In this week’s show, Paul gets depressed about the state of online accessibility, we debate the virtues of user testing design and discuss the basics of creating a good structure for your site.
Developing your site structure
Organising the content of your site into a logical, user friendly structure is fundamental to its success. In this week’s show Paul and Marcus look at how to go about this process and some of the pitfalls you should avoid.
There is nothing particularly high tech about creating a good information architecture. The best place to start is by making a list of all of the content your site needs to cover. Print out each item on a separate piece of paper and start organising them together into logical groupings. It really is as simple as that.
Of course, even better than you organising the content into logical sections, is getting your users to do it for you. That is where card sorting comes in. In the podcast we discuss card sorting in more depth but most of what is cover can be found in the boagworld article on card sorting.
The conversation moves on to discuss the common mistakes made by those creating a site structure. Most of the points discussed are covered by Louis Rosenfeld’s excellent article: "Seven Pitfalls to Avoid in Information Architecture" so we recommend you take the time to read it.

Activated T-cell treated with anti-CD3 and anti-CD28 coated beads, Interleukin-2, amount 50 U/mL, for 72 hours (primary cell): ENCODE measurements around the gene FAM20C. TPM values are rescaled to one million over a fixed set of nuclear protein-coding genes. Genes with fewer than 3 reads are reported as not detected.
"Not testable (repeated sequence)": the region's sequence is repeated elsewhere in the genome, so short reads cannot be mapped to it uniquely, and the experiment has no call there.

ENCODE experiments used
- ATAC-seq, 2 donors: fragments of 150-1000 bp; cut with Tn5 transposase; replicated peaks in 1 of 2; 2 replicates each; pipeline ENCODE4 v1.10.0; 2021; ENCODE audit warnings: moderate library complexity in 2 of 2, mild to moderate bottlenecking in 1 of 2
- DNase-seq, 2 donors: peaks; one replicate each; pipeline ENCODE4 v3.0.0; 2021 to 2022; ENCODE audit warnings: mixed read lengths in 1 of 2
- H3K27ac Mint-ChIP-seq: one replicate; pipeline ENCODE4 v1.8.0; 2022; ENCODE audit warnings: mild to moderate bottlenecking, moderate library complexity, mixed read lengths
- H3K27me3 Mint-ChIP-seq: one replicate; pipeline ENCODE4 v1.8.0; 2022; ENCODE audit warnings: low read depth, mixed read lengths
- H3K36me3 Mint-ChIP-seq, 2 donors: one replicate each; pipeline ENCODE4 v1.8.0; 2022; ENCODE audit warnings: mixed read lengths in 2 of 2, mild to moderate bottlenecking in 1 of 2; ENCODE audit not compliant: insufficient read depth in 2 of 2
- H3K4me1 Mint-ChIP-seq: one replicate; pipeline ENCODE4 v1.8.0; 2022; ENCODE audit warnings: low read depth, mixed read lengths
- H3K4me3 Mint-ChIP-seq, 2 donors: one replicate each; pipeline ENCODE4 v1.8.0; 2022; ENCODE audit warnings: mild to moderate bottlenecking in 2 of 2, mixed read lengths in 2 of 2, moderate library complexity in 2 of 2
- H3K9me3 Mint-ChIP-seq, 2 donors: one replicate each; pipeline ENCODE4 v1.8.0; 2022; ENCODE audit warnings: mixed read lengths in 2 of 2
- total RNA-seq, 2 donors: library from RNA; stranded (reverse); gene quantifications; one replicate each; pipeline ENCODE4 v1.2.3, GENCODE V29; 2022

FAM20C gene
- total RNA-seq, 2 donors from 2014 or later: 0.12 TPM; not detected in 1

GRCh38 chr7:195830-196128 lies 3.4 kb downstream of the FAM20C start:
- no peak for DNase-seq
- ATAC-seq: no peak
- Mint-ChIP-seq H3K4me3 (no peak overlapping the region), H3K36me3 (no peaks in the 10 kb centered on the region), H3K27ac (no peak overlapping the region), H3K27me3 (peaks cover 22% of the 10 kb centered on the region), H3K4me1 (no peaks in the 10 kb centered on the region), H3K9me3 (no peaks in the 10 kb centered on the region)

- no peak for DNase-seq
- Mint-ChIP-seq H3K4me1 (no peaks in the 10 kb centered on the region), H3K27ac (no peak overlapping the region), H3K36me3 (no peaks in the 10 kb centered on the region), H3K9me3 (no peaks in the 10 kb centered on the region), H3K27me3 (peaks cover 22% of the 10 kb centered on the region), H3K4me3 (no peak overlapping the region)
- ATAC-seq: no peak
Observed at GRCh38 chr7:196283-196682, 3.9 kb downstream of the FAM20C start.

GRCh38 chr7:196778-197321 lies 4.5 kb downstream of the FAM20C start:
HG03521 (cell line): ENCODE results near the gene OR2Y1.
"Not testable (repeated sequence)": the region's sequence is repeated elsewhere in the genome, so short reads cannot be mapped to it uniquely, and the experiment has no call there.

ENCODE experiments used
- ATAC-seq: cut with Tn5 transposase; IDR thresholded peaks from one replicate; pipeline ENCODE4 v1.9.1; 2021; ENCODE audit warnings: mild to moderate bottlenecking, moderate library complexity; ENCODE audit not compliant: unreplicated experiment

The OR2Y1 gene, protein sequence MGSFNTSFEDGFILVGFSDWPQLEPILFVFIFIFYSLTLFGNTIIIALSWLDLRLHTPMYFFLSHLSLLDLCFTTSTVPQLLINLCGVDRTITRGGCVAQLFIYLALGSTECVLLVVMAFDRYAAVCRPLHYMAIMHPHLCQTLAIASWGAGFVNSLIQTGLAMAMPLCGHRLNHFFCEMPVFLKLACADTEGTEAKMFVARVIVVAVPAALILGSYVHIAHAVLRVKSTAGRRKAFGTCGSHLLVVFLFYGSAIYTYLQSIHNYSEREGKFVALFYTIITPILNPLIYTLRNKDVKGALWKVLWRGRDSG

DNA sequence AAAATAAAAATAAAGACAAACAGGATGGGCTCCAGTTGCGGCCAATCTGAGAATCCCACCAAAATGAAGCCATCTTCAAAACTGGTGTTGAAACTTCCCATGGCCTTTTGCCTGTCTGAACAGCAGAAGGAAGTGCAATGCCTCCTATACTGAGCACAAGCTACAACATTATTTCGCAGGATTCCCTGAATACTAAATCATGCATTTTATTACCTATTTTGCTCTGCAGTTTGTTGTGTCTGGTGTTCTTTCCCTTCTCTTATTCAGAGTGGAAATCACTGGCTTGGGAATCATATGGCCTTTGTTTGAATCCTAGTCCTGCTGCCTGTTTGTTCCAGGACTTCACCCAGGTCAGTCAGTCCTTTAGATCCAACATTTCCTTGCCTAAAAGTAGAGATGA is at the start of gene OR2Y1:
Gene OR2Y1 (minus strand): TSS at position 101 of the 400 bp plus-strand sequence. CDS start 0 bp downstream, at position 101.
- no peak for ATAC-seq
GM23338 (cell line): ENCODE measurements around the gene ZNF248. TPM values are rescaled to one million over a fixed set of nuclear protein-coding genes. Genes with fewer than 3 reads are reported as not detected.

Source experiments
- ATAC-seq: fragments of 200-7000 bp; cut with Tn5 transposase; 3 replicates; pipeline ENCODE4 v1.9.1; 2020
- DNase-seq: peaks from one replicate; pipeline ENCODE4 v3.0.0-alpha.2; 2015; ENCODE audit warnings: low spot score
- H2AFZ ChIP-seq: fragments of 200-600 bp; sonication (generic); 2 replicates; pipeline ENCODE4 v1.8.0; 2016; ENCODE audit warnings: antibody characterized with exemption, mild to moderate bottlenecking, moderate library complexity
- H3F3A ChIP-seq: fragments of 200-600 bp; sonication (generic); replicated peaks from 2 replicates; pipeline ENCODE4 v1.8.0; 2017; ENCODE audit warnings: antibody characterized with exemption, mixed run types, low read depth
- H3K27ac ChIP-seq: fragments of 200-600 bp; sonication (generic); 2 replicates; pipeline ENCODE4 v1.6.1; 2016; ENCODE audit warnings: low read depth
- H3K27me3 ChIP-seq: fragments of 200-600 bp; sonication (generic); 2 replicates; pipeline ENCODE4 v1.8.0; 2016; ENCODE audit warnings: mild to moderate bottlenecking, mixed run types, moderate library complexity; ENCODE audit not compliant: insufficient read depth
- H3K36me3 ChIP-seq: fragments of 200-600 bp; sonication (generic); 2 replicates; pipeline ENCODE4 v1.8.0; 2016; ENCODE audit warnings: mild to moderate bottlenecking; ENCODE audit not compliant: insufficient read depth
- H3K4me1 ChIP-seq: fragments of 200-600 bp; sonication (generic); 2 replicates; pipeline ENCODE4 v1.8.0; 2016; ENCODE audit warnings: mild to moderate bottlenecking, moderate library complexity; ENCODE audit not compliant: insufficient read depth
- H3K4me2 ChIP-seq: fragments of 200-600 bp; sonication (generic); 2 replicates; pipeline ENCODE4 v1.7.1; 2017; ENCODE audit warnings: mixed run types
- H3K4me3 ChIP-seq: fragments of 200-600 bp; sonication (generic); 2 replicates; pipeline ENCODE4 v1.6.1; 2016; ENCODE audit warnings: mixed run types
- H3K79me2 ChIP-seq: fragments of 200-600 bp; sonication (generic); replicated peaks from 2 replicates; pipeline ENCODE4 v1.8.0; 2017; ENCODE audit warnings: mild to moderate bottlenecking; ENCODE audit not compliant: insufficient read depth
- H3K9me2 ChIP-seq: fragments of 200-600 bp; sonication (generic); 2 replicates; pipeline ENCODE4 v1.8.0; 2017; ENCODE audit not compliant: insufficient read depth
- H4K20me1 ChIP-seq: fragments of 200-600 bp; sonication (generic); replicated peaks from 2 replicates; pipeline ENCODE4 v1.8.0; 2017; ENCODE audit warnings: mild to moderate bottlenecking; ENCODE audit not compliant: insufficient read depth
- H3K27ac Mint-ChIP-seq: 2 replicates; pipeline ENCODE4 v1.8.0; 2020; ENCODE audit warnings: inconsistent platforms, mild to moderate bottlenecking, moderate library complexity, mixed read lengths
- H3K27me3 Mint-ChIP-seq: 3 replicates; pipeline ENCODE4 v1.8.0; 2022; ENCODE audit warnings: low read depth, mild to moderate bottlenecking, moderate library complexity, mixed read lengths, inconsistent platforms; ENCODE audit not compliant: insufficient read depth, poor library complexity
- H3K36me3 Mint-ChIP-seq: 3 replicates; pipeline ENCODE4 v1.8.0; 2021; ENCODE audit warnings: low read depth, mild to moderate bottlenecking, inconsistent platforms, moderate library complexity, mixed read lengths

Question time: Can you user test design?
In last week’s show Andy Budd and Paul took slightly different positions over whether it is possible to user test design work. In this week’s show Paul explains how he believes user testing can be beneficial to the design process, allowing for the resolution of design differences and enabling the testing of emotional responses to design.
Techno-buster: Different server side languages
The vast majority of the clever functionality we see on websites today is created through the use of "sever side languages". These programming languages allow a variety of functionality from content management systems to ecommerce sites. However with so many different languages out there it can all seem incredibly confusing. In this podcast Paul and Marcus explains how the average website owner shouldn’t have to make decisions about programming languages, but rather this is the responsibility of the developer. Different languages have different pros and cons, however in most cases it is down to personal preference. However, make sure that your website server supports your chosen language before development begins.
The state of web accessibility
Following Joe Clark’s hard sitting article about the WCAG 2.0 on the List Apart website, there has been much debate about the state of web accessibility. Paul and Marcus share some of their concerns and comment on the Web Standards Project response to Joe’s article.